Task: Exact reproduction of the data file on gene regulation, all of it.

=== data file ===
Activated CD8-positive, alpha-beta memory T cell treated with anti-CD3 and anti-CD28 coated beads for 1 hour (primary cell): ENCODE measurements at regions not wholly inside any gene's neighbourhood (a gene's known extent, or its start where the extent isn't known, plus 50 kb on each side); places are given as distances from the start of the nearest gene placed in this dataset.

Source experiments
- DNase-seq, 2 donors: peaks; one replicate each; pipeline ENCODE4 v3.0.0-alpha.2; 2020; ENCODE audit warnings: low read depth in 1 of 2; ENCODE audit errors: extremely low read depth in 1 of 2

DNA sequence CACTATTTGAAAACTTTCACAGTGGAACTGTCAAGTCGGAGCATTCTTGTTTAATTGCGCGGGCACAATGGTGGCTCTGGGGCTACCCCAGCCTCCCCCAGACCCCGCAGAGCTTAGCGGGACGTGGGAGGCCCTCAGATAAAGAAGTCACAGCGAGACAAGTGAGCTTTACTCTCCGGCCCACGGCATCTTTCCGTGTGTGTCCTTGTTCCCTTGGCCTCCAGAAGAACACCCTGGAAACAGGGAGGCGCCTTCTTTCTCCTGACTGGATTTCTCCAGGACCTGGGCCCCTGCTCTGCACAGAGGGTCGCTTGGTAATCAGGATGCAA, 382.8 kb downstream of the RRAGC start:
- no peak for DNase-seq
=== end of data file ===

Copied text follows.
Activated CD8-positive, alpha-beta memory T cell treated with anti-CD3 and anti-CD28 coated beads for 1 hour (primary cell): ENCODE measurements at regions not wholly inside any gene's neighbourhood (a gene's known extent, or its start where the extent isn't known, plus 50 kb on each side); places are given as distances from the start of the nearest gene placed in this dataset.

Source experiments
- DNase-seq, 2 donors: peaks; one replicate each; pipeline ENCODE4 v3.0.0-alpha.2; 2020; ENCODE audit warnings: low read depth in 1 of 2; ENCODE audit errors: extremely low read depth in 1 of 2

DNA sequence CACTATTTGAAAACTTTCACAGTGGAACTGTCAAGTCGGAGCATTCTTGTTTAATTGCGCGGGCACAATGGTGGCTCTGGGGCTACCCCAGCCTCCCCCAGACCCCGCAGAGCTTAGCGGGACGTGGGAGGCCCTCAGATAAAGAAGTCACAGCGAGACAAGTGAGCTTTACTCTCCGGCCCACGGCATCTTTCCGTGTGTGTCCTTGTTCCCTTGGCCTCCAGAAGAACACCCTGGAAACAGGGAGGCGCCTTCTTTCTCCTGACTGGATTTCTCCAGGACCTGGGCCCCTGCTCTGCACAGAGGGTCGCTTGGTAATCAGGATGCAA, 382.8 kb downstream of the RRAGC start:
- no peak for DNase-seq